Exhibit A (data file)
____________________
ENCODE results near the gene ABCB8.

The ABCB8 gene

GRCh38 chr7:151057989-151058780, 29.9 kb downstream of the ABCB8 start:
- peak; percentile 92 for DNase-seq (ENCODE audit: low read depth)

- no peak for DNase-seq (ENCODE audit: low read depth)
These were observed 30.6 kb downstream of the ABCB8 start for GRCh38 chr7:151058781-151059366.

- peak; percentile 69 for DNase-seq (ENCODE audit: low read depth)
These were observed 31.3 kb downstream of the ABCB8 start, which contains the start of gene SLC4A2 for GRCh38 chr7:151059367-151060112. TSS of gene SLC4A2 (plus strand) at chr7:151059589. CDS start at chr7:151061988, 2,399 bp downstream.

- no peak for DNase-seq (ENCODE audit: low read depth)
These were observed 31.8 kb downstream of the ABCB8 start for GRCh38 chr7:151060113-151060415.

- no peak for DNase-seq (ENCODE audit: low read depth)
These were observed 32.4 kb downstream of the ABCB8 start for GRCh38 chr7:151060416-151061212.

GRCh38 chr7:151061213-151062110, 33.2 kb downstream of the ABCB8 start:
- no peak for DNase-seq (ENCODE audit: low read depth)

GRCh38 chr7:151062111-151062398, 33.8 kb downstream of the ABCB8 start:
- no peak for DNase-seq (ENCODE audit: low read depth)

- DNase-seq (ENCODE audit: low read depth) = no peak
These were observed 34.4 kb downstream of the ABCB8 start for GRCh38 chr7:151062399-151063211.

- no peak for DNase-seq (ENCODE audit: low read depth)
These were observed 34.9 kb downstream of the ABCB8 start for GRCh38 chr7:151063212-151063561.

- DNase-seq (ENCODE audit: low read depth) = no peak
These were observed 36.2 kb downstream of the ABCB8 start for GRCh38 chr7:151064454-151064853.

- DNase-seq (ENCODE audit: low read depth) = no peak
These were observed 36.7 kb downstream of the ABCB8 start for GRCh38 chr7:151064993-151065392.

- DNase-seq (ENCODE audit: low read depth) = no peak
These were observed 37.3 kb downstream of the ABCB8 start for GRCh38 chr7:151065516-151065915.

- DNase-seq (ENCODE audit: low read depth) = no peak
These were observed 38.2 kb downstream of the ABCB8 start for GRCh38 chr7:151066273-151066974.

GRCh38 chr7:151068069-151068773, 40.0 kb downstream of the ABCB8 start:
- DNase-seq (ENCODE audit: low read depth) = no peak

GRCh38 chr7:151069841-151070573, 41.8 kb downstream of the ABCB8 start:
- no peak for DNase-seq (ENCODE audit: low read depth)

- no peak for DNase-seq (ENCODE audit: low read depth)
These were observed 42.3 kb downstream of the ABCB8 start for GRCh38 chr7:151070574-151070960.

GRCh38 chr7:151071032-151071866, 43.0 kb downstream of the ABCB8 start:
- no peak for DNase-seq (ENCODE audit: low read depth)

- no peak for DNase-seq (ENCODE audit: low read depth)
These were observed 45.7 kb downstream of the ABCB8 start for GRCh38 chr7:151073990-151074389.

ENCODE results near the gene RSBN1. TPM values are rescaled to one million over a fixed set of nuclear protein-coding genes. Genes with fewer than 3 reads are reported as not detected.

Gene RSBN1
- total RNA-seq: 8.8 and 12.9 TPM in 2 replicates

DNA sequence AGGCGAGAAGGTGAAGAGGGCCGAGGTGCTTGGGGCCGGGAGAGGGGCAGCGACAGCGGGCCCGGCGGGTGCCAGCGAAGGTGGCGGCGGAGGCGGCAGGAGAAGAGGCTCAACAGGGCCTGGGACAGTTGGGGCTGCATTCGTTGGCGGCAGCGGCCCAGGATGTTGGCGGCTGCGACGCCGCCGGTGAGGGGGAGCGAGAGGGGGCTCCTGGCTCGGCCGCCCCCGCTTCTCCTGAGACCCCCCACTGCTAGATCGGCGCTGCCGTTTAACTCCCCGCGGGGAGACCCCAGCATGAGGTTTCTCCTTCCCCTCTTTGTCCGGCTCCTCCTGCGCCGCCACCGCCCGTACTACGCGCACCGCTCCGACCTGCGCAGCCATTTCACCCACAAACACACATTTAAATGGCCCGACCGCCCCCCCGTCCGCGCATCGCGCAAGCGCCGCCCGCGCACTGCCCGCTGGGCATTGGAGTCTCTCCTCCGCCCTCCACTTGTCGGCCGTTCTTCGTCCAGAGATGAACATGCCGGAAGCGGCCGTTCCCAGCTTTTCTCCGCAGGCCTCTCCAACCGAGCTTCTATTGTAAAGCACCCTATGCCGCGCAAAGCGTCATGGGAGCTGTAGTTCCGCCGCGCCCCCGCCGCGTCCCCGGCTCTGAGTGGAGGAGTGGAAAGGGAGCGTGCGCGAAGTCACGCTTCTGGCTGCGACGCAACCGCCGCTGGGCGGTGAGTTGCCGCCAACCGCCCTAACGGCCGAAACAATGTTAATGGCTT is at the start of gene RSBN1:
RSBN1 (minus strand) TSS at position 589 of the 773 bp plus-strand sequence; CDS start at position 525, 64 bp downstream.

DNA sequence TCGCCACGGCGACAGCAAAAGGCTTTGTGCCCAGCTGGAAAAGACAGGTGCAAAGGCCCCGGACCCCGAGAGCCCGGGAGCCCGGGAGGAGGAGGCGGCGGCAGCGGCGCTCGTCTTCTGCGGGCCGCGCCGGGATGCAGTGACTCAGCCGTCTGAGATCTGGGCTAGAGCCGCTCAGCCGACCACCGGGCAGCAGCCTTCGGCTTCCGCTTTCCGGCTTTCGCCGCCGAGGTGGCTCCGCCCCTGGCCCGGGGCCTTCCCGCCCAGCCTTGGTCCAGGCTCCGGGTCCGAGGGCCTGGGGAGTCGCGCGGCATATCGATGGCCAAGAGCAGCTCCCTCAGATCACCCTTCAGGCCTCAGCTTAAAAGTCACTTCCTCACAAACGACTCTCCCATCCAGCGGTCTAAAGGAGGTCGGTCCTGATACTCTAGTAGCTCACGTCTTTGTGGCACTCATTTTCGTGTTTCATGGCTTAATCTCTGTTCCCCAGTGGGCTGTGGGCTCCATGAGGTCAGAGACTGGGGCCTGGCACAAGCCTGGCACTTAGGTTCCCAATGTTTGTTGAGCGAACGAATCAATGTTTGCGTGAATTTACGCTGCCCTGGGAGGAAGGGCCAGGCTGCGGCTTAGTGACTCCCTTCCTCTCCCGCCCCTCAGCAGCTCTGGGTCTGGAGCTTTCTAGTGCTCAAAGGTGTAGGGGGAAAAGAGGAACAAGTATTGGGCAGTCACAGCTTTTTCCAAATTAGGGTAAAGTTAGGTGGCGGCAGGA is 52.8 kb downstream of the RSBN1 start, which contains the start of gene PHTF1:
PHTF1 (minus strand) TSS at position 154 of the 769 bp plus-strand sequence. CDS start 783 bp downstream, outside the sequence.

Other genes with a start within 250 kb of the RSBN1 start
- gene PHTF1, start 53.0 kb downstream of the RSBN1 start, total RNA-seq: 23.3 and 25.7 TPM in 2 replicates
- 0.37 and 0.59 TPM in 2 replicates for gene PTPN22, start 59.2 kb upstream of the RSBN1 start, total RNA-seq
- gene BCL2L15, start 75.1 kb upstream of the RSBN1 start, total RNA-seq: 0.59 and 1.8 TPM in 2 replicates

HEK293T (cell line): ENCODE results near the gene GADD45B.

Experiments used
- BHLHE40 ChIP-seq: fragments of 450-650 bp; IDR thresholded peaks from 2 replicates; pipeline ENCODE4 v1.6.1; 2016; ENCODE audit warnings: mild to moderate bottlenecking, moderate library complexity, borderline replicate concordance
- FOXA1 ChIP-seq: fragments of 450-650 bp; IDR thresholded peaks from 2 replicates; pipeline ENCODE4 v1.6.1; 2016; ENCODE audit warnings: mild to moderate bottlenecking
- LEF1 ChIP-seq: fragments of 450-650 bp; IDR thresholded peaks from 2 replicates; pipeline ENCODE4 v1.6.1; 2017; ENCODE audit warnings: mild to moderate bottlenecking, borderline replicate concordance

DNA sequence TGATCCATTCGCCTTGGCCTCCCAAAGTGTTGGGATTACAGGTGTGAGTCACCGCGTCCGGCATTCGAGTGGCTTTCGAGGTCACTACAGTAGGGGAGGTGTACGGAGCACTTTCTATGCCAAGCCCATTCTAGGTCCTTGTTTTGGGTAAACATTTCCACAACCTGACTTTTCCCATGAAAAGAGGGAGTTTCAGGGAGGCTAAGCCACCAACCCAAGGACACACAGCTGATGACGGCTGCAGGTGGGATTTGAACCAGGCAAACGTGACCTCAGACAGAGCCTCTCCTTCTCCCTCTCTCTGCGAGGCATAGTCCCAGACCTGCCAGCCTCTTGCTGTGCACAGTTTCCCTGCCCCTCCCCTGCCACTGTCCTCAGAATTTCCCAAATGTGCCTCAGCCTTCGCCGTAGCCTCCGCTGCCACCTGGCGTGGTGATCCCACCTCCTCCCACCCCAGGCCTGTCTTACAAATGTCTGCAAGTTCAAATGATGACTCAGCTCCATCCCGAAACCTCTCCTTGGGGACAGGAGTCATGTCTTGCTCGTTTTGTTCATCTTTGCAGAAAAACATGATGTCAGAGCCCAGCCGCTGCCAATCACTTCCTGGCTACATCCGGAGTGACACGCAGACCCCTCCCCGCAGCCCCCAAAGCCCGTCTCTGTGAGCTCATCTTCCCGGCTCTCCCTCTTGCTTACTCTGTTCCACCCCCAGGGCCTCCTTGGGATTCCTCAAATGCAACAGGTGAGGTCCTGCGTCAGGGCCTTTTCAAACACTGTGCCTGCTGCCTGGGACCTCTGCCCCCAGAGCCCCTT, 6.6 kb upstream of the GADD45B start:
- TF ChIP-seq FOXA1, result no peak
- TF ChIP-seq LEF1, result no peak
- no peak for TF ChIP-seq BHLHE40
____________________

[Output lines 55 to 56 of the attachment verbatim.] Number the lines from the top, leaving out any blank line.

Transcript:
DNA sequence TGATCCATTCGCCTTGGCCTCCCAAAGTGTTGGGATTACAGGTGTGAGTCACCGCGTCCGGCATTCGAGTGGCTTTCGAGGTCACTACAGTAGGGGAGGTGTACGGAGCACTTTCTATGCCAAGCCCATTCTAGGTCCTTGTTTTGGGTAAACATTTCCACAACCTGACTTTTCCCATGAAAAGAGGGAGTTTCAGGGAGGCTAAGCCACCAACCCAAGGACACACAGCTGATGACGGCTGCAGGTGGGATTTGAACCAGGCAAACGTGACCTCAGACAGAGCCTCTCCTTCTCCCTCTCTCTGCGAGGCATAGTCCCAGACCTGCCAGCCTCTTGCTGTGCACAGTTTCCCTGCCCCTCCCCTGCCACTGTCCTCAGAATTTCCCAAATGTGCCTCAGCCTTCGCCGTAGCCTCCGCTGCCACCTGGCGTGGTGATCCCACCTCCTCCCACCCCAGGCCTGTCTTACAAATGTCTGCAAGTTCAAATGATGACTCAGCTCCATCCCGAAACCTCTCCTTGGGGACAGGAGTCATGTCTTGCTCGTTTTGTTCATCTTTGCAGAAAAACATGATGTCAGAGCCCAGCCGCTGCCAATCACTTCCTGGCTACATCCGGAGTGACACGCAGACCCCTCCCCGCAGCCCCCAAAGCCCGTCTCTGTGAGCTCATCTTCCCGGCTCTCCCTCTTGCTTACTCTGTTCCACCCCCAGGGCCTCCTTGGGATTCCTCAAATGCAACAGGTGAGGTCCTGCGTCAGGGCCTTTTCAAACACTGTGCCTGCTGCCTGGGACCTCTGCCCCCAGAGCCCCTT, 6.6 kb upstream of the GADD45B start:
- TF ChIP-seq FOXA1, result no peak